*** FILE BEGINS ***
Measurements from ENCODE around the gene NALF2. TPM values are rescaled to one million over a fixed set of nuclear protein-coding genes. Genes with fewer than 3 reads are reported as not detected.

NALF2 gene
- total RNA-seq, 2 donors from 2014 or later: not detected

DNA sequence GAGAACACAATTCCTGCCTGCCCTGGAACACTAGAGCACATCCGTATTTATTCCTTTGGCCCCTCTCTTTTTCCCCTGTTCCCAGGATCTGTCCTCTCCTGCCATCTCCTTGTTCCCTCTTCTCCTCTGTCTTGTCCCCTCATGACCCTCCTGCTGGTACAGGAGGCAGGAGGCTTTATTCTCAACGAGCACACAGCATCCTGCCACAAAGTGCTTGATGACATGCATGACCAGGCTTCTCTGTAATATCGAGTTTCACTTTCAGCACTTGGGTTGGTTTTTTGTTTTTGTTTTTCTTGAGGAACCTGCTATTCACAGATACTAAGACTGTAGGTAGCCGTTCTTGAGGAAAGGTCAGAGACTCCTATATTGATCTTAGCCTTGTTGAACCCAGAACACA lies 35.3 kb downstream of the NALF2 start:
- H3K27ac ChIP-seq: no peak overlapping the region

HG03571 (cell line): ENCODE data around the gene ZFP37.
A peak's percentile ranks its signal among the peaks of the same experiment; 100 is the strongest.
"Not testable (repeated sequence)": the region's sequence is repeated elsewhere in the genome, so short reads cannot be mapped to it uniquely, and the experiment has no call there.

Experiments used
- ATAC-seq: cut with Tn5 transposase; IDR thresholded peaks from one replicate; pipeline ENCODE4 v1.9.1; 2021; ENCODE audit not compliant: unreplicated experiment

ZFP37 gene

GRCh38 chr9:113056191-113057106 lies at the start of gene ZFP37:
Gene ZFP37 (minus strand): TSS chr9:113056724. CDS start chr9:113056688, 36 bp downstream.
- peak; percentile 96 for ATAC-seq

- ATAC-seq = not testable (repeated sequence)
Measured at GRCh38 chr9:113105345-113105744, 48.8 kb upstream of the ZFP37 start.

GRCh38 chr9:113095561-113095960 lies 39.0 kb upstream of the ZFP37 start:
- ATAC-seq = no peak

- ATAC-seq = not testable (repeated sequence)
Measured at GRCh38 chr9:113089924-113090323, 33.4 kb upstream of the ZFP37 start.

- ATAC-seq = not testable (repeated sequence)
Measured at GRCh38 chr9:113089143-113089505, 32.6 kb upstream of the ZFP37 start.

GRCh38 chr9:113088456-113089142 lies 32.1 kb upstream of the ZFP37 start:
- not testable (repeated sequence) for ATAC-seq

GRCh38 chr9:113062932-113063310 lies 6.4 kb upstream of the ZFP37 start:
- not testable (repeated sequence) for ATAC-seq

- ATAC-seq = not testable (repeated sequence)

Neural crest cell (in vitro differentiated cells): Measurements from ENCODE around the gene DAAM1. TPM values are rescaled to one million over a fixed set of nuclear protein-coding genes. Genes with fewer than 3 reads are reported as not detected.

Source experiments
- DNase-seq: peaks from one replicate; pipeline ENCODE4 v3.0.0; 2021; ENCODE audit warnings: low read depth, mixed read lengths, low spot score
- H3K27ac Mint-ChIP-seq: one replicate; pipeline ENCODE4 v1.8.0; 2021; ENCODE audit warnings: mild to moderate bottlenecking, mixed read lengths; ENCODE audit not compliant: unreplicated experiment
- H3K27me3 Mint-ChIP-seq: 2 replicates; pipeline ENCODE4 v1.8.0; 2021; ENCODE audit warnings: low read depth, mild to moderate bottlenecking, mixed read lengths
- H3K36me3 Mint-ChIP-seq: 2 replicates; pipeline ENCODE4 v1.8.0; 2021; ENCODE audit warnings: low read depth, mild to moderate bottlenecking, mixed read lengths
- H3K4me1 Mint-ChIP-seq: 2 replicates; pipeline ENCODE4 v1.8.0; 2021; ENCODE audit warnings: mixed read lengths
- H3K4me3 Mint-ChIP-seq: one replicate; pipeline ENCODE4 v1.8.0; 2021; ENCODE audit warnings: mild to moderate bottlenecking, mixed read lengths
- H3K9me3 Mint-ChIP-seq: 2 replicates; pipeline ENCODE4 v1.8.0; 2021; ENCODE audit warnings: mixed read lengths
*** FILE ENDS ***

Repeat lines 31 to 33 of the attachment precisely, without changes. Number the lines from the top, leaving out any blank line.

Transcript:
- H3K27ac Mint-ChIP-seq: one replicate; pipeline ENCODE4 v1.8.0; 2021; ENCODE audit warnings: mild to moderate bottlenecking, mixed read lengths; ENCODE audit not compliant: unreplicated experiment
- H3K27me3 Mint-ChIP-seq: 2 replicates; pipeline ENCODE4 v1.8.0; 2021; ENCODE audit warnings: low read depth, mild to moderate bottlenecking, mixed read lengths
- H3K36me3 Mint-ChIP-seq: 2 replicates; pipeline ENCODE4 v1.8.0; 2021; ENCODE audit warnings: low read depth, mild to moderate bottlenecking, mixed read lengths